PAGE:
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    Founded in 2001 in Jackson, Wyoming, the Cougar Fund protects the cougar (also known as a mountain lion, puma and panther) throughout the Americas by educating children and adults on the value of cougars, by funding and promoting the use of sound science, and by monitoring state policies to assure a lasting place for this graceful creature.

    In 2010, the Humane Society Wildlife Land Trust provided support to the Cougar Tales education project of the Cougar Fund.  Cougar Tales addresses the disconnect between children and their natural surroundings.

    As an interdisciplinary approach to teaching, the project works to increase students’ understanding of the critical role that cougars play in the greater ecosystem specific to where they live.

    Students in grades 3 through 5 spend three to four days with a professional educator learning about cougars. While learning scientific facts, they express themselves through writing, storytelling, photography and other visual arts.  The program is expanding and there is a waiting list of schools wishing to participate.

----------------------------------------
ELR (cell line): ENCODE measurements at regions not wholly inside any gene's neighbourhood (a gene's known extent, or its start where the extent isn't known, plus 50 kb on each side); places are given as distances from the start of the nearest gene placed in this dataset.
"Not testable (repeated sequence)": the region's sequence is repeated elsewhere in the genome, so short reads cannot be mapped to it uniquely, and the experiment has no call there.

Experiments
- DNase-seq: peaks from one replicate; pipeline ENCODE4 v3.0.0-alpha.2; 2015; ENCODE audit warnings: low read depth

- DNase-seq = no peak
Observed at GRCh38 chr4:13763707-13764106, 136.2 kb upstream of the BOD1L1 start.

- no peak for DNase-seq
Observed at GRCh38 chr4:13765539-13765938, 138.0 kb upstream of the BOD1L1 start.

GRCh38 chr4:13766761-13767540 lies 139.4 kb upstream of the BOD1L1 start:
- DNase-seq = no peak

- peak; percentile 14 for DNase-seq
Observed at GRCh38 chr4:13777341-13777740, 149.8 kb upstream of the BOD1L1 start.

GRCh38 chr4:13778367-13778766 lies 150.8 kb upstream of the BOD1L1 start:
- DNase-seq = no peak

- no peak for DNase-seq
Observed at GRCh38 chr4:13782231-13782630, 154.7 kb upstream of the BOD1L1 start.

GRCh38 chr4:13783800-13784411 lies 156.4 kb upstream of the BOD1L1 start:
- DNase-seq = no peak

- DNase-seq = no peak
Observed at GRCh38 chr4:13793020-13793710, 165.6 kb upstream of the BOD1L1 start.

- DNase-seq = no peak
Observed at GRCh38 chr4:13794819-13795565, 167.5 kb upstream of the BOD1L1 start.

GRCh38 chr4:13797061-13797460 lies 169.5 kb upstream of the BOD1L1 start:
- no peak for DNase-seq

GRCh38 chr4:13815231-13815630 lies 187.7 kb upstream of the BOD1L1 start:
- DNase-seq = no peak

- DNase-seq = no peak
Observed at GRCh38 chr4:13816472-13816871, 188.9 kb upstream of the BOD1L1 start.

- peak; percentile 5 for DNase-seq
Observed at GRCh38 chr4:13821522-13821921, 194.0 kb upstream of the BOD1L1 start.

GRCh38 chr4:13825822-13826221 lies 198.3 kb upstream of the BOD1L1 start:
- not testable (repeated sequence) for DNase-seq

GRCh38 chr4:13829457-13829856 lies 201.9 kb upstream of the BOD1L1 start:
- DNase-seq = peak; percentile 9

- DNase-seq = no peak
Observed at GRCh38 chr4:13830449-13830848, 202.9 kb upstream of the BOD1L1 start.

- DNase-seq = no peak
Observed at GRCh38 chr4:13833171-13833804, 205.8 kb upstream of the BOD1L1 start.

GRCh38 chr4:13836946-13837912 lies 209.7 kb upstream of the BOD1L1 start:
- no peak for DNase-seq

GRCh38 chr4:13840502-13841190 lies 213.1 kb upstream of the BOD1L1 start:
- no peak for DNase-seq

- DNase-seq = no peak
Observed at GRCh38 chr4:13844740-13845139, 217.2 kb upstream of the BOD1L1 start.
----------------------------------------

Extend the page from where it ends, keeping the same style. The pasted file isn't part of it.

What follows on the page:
Persecution of cougars has driven the animals into smaller and smaller regions of the country.  By educating children about this magestic predator, more humane solutions to cougar-human conflicts may be adopted in the future.

    In order to expand the scope of HSWLT’s influence and effectiveness for the benefit of wildlife, we frequently share funds, expertise and HSWLT’s humane philosophy with other organizations.  All HSWLT shared efforts are rooted in our commitment to providing wildlife with safe places to live, forever, by assisting other organizations that share our concerns for wildlife and habitat. 


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